The Goonies (1985) and Mighty Morphin Power Rangers: The Movie (1995)
directed by Richard Donner; directed by Bryan Spicer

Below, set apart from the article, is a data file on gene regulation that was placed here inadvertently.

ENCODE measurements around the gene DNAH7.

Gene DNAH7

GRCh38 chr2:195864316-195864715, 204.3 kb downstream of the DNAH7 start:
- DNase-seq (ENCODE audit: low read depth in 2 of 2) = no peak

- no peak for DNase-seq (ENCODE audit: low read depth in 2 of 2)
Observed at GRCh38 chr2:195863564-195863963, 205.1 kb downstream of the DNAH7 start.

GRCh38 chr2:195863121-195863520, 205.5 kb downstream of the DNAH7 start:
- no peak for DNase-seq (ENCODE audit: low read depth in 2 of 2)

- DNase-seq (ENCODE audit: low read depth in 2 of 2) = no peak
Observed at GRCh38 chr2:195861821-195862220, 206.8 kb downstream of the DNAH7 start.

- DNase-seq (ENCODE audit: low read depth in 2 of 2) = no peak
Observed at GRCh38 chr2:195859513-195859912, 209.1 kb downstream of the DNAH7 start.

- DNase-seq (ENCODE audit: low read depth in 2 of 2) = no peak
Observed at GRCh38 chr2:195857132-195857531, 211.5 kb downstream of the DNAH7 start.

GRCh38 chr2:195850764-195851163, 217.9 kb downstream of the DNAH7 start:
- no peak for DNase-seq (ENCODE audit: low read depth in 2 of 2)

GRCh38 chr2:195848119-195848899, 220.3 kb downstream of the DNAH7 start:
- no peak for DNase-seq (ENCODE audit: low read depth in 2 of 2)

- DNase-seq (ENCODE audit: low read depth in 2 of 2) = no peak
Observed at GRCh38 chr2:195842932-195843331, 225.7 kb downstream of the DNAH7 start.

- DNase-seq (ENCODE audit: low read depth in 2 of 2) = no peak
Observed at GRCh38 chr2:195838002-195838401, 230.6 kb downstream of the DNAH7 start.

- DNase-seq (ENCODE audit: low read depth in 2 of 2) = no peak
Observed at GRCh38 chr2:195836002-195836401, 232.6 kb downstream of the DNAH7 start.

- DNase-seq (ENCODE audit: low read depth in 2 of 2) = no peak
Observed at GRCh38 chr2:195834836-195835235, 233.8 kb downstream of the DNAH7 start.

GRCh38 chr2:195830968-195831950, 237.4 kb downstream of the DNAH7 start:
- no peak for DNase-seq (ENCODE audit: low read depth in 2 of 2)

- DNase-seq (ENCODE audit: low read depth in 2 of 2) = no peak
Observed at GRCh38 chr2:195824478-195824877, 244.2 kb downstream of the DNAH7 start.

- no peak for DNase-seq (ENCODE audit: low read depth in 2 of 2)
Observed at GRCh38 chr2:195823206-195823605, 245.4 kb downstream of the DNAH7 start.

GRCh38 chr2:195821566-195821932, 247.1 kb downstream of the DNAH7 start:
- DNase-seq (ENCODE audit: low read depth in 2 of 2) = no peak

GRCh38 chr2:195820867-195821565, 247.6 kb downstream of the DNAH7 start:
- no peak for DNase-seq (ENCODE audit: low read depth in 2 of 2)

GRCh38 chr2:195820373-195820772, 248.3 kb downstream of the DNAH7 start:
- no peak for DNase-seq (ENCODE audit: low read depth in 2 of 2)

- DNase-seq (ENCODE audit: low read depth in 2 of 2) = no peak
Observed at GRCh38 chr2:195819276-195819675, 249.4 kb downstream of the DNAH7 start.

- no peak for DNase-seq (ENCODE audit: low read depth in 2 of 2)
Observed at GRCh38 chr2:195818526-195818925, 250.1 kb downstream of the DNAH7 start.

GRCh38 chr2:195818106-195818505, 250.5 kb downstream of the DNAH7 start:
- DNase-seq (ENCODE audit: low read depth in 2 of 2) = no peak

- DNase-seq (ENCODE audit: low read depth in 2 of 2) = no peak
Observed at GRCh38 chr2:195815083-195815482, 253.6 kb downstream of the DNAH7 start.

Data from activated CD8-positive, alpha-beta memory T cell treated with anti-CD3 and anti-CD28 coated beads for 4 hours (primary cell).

The Goonies and Mighty Morphin Power Rangers: The Movie are similar in that they both involve adults who have to be saved from trouble by their children. In The Goonies, the adults are helpless before real estate tycoon Elgin Perkins, who is hours away from buying their land, bulldozing their homes and beginning construction on a fancy new country club. Mikey’s father does everything he can so that their area of town, called the Goon Docks, can remain standing, but once the victory of Big Business is assured, Mikey (Sean Astin) is told to face the situation responsibly, like an adult. Mikey reacts to the impending end of his childhood by disobeying his mother and going off with his friends, the eponymous Goonies, on one last adventure (“Our parents, they want the best of stuff for us. But right now, they got to do what’s right for them. Because it’s their time. Their time! Up there! Down here, it’s our time. It’s our time down here!”). The Goonies encounter some bank robbers, a skeleton piano and a few million dollars worth of gold and jewels, after which Mikey’s dad jubilantly rips up the real estate contract and refuses to sell his land. It’s a moving testament to the fact that children should just be children, without being forced to grow up too fast, and that the childlike sense of adventure felt by the Goonies can actually be good for the adult world, too.